or provide evidence that ESY has, in this particular district, been approved or disapproved because of cost. What her email does show is a total lack of sense to even link the two in an email to staff.

Actually proud, yes an IEP team can make ESY a team decision. However, that does not mean that a district has to agree with it. The district has options to agree or not to agree to any service on an IEP and the parent then has options to pursue a hearing if they feel it is necessary. Most school staff have already provided supportive evidence for ESY on the plaaf section of the IEP and /or spoken with admin. so that it does not become a problem. Also, different states have differing standards for the provision of ESY. Something that is not included in this article.

The district is a part of the "team". They may be represented by a Sped administrator but they do have a right and responsibility to write a viable IEP-up to an including ESY. Many smaller districts share an ESY service as the numbers are generally small. Not every district has its own program. Transportation is included to and from the ESY site.

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Response to MichiganVote (Reply #5)

Thu Oct 18, 2012, 07:32 PM

7. The district is represented

on an IEP committee by a principal or principal's designee. There must also be at least one general and one special education teacher on the committee, who are also de facto representatives of the school district. A parent or other legal guardian is also a required member, whose signature must be affixed to the IEP stating that it is acceptable or not. If the parent or guardian refuses the IEP, the next step is to write a new one or go to a due process hearing (something to be avoided if at all possible). The committee determines what the IEP considerations, accommodations and services are, including EYS. ESYs are most frequently provided only for students with server and profound disabilities to avoid any disruption in the continuation of their services, not as remedial services for poor academic achievement. For a school administrator to even mention the cost of special education services in a memo is an act of extreme folly, since cost cannot be a legal reason for denial of services and even the inference that it might be could easily lead to costly legal problems. I'm sure this one won't do it again.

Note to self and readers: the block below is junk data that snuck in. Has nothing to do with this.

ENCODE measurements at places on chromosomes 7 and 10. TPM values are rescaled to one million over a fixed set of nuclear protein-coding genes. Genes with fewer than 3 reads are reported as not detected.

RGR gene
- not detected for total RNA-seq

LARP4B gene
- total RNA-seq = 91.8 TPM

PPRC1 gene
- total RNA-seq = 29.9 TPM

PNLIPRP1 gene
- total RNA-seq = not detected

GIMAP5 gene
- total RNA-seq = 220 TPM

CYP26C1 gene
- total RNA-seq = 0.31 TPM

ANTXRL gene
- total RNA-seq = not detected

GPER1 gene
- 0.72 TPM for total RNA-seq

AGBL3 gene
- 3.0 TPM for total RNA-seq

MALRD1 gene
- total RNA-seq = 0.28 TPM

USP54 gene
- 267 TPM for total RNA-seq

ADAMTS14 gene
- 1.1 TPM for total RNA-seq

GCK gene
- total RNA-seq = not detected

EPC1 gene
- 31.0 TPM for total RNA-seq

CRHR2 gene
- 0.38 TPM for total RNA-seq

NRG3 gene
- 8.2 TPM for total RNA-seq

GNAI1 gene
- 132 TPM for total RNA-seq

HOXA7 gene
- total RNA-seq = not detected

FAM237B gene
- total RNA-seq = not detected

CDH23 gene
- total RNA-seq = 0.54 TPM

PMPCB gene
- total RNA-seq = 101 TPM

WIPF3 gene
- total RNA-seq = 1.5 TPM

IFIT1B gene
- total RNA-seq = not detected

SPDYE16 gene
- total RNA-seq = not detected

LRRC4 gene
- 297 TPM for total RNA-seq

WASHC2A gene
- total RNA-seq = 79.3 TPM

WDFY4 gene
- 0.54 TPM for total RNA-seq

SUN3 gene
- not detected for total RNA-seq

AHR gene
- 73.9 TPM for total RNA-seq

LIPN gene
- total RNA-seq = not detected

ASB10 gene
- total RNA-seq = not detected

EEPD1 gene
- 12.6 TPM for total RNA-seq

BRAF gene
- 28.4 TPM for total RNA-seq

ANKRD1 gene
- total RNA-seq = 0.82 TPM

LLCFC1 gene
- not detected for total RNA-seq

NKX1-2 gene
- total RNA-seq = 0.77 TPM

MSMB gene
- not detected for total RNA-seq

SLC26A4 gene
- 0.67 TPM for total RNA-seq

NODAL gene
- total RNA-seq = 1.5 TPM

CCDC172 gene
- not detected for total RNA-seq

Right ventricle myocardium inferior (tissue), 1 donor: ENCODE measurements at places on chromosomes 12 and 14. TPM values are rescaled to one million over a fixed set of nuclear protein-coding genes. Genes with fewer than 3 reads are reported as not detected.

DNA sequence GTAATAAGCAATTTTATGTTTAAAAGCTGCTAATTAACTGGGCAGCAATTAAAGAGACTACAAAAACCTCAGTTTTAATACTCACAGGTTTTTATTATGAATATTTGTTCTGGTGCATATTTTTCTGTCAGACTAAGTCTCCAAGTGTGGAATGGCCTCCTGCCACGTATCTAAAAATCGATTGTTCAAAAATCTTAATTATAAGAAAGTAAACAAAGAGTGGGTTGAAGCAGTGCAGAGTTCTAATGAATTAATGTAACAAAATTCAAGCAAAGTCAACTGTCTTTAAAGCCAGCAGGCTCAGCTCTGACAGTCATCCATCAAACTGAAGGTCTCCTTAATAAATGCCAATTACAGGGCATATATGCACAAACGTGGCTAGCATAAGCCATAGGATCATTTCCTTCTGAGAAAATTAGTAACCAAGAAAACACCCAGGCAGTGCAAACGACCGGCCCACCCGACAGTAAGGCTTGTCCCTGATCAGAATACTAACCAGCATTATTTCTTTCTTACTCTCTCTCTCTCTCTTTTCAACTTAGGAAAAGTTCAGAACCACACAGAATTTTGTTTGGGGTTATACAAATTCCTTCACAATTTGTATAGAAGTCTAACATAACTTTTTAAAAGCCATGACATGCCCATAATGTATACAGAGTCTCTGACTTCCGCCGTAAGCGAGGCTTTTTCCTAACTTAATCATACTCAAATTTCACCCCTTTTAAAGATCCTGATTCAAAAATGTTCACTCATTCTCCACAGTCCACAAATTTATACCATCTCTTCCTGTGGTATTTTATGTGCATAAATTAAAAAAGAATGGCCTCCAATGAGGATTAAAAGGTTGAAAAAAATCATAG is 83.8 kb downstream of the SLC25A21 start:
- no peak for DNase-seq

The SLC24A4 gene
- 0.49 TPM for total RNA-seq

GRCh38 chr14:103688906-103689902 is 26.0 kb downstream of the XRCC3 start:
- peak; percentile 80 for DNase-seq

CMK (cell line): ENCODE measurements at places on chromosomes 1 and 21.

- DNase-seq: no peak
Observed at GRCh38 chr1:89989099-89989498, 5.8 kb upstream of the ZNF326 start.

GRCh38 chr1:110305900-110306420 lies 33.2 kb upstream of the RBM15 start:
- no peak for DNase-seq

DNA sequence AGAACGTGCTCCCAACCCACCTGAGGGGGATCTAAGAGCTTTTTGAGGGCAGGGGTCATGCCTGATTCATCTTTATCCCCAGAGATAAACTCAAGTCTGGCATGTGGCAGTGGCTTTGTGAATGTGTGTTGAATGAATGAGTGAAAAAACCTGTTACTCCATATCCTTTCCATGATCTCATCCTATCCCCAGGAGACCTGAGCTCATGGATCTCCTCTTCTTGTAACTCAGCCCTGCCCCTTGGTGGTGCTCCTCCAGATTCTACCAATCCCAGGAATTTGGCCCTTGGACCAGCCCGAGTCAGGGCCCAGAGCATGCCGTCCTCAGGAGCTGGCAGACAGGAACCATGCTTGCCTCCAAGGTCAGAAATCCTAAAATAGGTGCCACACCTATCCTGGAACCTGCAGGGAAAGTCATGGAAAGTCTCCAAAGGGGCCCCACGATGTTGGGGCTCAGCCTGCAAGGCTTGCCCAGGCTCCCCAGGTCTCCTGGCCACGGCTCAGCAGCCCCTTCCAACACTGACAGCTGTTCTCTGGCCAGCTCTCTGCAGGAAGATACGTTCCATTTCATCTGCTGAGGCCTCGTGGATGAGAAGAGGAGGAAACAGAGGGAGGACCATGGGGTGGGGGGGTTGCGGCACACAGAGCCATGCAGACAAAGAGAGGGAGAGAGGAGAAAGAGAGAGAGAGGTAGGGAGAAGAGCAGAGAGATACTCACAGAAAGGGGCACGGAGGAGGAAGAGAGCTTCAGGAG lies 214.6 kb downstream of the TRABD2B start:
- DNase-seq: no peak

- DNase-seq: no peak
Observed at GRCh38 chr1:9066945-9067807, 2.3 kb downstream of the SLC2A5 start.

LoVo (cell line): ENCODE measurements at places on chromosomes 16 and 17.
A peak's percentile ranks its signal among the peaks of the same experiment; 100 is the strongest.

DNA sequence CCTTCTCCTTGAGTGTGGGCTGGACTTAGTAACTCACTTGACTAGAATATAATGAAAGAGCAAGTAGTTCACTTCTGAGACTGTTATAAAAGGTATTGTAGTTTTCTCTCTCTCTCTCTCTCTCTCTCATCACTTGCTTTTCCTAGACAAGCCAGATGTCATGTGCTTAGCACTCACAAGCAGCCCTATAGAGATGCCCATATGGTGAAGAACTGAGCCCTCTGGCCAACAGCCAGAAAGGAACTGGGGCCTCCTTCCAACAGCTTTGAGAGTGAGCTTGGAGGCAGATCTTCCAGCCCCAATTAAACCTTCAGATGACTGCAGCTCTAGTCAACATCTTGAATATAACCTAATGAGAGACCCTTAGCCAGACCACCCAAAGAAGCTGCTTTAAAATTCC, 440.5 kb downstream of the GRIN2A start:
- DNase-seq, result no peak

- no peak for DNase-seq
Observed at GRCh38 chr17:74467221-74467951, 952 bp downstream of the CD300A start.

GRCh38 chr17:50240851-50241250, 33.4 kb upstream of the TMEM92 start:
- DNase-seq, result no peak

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Response to sulphurdunn (Reply #7)

Thu Oct 18, 2012, 07:56 PM

8. A district can be represented by any administrator they so choose. And...

1. A gen. ed. teacher is required IF the student has gen. ed. classes, otherwise they are not required. Ditto for ancillary services, S&L, PT, OT etc.

2. A parent is not required to attend an IEP. A school district is required to try to schedule a mutually agreed upon time, supply an invitation and provide follow up to the parent in the event they are unable to attend. Best practice on the part of any school district is to discuss expectations before the IEP.

3. Not all states require parents to sign an IEP. A parent can request a hearing at any time, but they must supply/pay for their own representation.

4. Depending on the state/area, an amendment may be written to deal with an issue, not a whole new IEP.

5. ESY in most areas is provided when there is an anticipated or documented regression in skills. As most kids with special services for academic purposes have remedial skill deficiencies, in comparison to their same age peers, they can be said to have poor academic achievement. Some kids have been documented to have lost as much as 50% of their skills over the summer. Those are the target kids for ESY in most locale.